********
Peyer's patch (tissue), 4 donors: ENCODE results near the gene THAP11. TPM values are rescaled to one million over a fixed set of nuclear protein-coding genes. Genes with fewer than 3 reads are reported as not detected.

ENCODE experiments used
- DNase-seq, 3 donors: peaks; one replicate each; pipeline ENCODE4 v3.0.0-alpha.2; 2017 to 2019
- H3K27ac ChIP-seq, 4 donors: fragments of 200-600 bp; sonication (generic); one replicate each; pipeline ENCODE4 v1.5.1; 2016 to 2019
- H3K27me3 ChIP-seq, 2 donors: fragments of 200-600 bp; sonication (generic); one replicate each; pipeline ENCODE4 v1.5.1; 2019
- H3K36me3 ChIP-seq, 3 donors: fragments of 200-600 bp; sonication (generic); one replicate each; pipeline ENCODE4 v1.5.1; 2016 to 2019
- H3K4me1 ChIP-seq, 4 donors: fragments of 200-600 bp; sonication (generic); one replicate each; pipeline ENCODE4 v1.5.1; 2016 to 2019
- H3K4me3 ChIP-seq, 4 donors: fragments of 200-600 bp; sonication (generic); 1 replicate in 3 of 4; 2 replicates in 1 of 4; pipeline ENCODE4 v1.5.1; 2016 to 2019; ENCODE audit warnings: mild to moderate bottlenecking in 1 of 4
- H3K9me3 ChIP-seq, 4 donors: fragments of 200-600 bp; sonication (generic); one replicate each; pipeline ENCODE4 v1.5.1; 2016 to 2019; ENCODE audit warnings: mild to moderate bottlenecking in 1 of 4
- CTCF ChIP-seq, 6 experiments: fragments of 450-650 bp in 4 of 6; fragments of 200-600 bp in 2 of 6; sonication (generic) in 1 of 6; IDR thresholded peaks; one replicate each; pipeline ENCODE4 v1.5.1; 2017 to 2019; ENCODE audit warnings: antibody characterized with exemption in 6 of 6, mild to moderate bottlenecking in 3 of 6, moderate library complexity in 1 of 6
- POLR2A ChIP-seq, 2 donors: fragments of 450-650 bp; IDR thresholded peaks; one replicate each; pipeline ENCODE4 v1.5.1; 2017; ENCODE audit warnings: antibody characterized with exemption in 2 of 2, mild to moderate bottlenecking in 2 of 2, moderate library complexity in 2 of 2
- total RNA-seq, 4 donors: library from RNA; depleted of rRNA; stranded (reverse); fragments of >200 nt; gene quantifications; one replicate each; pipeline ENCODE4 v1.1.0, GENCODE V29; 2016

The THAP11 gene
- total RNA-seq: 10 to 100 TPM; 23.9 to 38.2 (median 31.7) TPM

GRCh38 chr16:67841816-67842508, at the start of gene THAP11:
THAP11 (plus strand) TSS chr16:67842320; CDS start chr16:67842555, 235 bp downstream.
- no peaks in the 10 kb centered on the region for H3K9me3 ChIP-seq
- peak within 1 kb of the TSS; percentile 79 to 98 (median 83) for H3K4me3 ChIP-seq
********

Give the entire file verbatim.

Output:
Peyer's patch (tissue), 4 donors: ENCODE results near the gene THAP11. TPM values are rescaled to one million over a fixed set of nuclear protein-coding genes. Genes with fewer than 3 reads are reported as not detected.

ENCODE experiments used
- DNase-seq, 3 donors: peaks; one replicate each; pipeline ENCODE4 v3.0.0-alpha.2; 2017 to 2019
- H3K27ac ChIP-seq, 4 donors: fragments of 200-600 bp; sonication (generic); one replicate each; pipeline ENCODE4 v1.5.1; 2016 to 2019
- H3K27me3 ChIP-seq, 2 donors: fragments of 200-600 bp; sonication (generic); one replicate each; pipeline ENCODE4 v1.5.1; 2019
- H3K36me3 ChIP-seq, 3 donors: fragments of 200-600 bp; sonication (generic); one replicate each; pipeline ENCODE4 v1.5.1; 2016 to 2019
- H3K4me1 ChIP-seq, 4 donors: fragments of 200-600 bp; sonication (generic); one replicate each; pipeline ENCODE4 v1.5.1; 2016 to 2019
- H3K4me3 ChIP-seq, 4 donors: fragments of 200-600 bp; sonication (generic); 1 replicate in 3 of 4; 2 replicates in 1 of 4; pipeline ENCODE4 v1.5.1; 2016 to 2019; ENCODE audit warnings: mild to moderate bottlenecking in 1 of 4
- H3K9me3 ChIP-seq, 4 donors: fragments of 200-600 bp; sonication (generic); one replicate each; pipeline ENCODE4 v1.5.1; 2016 to 2019; ENCODE audit warnings: mild to moderate bottlenecking in 1 of 4
- CTCF ChIP-seq, 6 experiments: fragments of 450-650 bp in 4 of 6; fragments of 200-600 bp in 2 of 6; sonication (generic) in 1 of 6; IDR thresholded peaks; one replicate each; pipeline ENCODE4 v1.5.1; 2017 to 2019; ENCODE audit warnings: antibody characterized with exemption in 6 of 6, mild to moderate bottlenecking in 3 of 6, moderate library complexity in 1 of 6
- POLR2A ChIP-seq, 2 donors: fragments of 450-650 bp; IDR thresholded peaks; one replicate each; pipeline ENCODE4 v1.5.1; 2017; ENCODE audit warnings: antibody characterized with exemption in 2 of 2, mild to moderate bottlenecking in 2 of 2, moderate library complexity in 2 of 2
- total RNA-seq, 4 donors: library from RNA; depleted of rRNA; stranded (reverse); fragments of >200 nt; gene quantifications; one replicate each; pipeline ENCODE4 v1.1.0, GENCODE V29; 2016

The THAP11 gene
- total RNA-seq: 10 to 100 TPM; 23.9 to 38.2 (median 31.7) TPM

GRCh38 chr16:67841816-67842508, at the start of gene THAP11:
THAP11 (plus strand) TSS chr16:67842320; CDS start chr16:67842555, 235 bp downstream.
- no peaks in the 10 kb centered on the region for H3K9me3 ChIP-seq
- peak within 1 kb of the TSS; percentile 79 to 98 (median 83) for H3K4me3 ChIP-seq